Financial Pitfalls Of Day-To-Day Living In Retirement

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Once you have reached retirement, it’s too late to worry about what might have been if you had saved more while you had a job.

The focus on finances changes tack and you need to consider what steps to take to maximise your spending power on a sometimes severely limited budget.

Problems that mount include maintain your home, replacing your car, inflation increasing the cost of living and how to cope with care bills.

Consumer magazine Which? discussed these problems with retired members.

Many agreed one of the biggest financial problems was sourcing a care home for a relative and then working out how to pay the bills.

How much are care fees?

Not everyone has to pay, but the rules are strict.

Anyone with an ongoing healthcare need can ask the National Health Service to pick up the bill and those with savings of less than £23,250 in England, £27,250 in Scotland or £40,000 in Wales are also exempt.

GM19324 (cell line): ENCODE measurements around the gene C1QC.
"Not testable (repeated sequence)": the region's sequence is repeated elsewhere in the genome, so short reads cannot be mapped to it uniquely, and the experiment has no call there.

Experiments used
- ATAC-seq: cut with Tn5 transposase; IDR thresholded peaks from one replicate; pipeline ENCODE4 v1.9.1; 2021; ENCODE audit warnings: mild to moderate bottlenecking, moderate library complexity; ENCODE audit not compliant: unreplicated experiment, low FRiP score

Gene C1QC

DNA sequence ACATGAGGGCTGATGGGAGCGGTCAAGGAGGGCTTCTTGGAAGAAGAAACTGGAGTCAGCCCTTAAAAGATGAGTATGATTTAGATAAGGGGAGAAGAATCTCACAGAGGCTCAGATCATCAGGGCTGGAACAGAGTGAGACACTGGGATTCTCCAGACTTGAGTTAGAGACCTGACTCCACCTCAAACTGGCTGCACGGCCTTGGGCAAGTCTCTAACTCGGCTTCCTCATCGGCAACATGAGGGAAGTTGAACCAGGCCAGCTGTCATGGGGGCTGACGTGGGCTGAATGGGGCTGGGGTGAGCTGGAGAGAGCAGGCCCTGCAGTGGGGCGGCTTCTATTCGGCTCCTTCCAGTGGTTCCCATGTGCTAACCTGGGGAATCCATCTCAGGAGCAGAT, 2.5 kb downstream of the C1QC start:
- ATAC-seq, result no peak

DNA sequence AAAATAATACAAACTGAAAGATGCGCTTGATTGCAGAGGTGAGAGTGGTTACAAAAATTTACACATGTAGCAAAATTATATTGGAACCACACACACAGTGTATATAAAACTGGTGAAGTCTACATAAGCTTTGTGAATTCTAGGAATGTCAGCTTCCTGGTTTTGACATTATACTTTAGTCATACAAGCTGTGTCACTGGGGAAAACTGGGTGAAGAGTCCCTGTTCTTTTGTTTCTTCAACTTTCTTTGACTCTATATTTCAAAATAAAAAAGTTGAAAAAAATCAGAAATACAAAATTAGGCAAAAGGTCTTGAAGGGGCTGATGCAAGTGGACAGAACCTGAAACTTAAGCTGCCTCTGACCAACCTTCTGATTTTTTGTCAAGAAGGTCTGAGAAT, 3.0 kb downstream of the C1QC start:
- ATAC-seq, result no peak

Care fees can range between £32,000 and £72,000 a year.

Inflation is also a fear for many who do not have index-linked pensions as the Bank of England’s favoured annual rate of around 2.5% outstrips any rise in savings and investments.

Which? suggests annuities are one solution, but although they offer guaranteed income for life, the rate of return is meagre.

Downsizing is another possibility, but moves can go wrong if you move to an area that has a more expensive cost of living.

Rip-off tradesmen

Lots of pensioners are worried that tradesmen will rip them off if they need car or property maintenance.

Finding reliable trades is not easy, but try word-of-mouth recommendations from neighbours or web sites that check references like Trusted Traders or Checkatrade.

Some products and services are more expensive as you age – such as travel, car and health insurance.

Which? says it is not uncommon for cover to double in price or for firms to decline the risk leaving a limited market.

All you can do, says Which?, is shop around for the best quote and do not stick to comparison sites as they often do not have links to specialist providers for the elderly.

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